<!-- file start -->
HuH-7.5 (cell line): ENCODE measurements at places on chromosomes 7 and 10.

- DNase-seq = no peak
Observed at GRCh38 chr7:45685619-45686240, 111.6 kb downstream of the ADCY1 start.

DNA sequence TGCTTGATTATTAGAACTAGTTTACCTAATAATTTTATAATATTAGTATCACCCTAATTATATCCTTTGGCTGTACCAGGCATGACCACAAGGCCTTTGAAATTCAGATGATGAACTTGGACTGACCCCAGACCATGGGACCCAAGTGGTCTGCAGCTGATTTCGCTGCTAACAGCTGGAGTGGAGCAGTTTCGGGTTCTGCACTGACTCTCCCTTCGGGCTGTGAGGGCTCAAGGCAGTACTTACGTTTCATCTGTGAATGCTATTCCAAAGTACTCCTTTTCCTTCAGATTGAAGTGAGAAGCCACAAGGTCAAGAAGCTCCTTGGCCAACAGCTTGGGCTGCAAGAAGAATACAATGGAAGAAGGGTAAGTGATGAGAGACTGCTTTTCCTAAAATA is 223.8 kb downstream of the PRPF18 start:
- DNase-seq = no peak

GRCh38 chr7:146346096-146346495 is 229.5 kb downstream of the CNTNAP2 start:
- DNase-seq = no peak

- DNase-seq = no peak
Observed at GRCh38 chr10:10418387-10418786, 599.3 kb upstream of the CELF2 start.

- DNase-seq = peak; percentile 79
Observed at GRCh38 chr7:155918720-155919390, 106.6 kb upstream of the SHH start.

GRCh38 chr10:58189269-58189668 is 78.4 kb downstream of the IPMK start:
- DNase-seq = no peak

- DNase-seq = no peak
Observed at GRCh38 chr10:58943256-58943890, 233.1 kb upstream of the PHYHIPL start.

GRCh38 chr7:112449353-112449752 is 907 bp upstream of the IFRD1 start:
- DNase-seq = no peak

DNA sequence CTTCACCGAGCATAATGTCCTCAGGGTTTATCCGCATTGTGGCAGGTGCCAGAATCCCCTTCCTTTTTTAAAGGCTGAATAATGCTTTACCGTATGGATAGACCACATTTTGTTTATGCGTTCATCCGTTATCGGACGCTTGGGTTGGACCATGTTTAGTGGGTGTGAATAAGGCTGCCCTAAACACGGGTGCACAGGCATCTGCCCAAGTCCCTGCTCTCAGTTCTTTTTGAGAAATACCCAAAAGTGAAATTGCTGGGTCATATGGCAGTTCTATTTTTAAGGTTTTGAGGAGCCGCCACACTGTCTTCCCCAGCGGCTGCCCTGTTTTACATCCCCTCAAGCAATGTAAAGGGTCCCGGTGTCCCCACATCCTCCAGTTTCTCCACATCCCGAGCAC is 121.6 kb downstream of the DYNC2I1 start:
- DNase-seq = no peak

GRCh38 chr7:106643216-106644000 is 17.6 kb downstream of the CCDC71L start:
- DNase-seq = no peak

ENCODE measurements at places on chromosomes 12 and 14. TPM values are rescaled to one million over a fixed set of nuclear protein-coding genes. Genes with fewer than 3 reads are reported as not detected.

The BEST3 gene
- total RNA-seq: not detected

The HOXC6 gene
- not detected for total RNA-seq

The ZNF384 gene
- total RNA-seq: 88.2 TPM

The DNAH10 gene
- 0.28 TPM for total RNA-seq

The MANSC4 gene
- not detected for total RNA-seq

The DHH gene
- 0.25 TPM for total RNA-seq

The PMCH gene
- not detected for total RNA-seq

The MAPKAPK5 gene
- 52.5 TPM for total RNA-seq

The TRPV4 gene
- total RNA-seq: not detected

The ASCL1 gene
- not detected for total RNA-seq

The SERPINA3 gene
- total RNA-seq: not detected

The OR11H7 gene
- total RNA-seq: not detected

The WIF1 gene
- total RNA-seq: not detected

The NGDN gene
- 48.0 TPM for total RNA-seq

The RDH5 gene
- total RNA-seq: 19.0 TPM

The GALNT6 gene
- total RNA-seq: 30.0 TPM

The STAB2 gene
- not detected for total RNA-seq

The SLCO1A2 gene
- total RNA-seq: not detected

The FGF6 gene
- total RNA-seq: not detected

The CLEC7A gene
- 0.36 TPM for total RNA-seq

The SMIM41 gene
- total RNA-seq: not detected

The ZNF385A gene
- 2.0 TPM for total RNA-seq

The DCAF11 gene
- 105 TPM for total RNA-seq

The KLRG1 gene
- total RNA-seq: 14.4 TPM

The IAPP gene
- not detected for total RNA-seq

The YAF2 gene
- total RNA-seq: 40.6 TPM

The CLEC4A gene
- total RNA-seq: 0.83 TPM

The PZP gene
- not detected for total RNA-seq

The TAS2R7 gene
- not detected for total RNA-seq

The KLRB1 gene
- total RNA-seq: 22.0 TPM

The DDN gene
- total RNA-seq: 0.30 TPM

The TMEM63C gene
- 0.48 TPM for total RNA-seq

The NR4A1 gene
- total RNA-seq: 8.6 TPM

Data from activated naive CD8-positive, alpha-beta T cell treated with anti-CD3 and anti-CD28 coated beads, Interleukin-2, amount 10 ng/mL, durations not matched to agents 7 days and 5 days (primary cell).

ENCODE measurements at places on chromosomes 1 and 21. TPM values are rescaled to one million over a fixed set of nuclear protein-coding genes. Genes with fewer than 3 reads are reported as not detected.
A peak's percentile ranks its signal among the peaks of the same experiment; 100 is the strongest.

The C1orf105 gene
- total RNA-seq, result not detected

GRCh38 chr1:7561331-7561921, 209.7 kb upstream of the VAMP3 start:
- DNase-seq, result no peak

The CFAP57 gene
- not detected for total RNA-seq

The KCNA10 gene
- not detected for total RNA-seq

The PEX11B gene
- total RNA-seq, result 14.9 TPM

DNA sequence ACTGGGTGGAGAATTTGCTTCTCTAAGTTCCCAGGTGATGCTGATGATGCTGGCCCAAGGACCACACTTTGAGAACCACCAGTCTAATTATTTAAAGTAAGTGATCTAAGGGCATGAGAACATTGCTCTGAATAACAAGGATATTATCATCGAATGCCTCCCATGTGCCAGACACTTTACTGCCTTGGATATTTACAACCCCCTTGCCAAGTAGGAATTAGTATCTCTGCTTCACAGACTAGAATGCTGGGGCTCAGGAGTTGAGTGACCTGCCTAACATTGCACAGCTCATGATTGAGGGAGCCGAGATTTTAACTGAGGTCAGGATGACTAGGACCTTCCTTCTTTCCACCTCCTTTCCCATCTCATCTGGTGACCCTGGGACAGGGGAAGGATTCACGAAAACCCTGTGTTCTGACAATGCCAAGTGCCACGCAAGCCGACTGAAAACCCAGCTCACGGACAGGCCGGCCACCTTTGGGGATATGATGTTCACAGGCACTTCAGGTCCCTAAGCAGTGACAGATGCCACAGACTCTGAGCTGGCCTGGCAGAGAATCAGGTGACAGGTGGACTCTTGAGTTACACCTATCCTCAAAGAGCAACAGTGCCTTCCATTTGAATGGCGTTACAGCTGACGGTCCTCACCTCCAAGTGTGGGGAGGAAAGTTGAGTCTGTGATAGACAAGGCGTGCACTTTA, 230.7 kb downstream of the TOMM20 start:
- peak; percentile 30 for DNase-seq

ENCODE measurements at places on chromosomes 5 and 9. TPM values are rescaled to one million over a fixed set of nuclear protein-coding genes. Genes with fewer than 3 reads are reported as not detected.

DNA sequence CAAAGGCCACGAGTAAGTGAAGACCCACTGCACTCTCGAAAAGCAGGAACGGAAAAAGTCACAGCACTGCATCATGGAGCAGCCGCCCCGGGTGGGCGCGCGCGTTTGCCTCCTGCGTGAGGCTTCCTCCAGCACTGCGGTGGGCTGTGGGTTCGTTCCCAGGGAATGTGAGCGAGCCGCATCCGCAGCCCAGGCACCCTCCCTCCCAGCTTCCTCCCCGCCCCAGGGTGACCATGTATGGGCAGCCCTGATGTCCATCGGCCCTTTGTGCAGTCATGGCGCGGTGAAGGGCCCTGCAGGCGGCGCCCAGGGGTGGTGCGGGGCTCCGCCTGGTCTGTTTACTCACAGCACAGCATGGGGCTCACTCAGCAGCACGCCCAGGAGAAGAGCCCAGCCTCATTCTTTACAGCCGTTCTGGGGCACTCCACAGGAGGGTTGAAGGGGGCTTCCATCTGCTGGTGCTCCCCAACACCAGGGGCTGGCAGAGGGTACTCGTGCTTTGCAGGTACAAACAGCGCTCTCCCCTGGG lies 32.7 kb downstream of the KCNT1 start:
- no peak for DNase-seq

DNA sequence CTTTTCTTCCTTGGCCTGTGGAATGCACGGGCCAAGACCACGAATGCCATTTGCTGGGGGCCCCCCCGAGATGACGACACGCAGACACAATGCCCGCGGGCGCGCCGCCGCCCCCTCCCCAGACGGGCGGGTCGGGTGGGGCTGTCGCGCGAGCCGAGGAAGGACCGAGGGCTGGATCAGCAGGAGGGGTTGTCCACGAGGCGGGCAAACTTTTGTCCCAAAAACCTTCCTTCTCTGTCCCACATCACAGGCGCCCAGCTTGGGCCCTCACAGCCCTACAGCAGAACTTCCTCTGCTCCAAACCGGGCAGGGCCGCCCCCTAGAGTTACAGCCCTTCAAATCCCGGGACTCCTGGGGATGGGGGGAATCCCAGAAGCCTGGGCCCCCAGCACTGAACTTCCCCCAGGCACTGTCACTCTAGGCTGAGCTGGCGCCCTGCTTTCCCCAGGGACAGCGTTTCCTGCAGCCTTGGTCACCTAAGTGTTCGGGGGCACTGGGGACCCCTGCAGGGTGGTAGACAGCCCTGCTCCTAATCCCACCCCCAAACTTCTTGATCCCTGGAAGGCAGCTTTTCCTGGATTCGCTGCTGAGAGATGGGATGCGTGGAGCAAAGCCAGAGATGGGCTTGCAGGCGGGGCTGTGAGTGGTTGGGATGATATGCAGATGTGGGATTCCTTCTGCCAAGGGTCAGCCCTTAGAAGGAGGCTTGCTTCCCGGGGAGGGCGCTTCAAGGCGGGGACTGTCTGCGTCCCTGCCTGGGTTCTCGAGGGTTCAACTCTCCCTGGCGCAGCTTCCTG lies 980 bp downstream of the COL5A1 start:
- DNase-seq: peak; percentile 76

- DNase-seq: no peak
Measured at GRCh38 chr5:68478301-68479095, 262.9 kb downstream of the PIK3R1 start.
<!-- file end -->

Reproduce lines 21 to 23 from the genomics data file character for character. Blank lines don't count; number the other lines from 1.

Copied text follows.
- DNase-seq = no peak

ENCODE measurements at places on chromosomes 12 and 14. TPM values are rescaled to one million over a fixed set of nuclear protein-coding genes. Genes with fewer than 3 reads are reported as not detected.

The BEST3 gene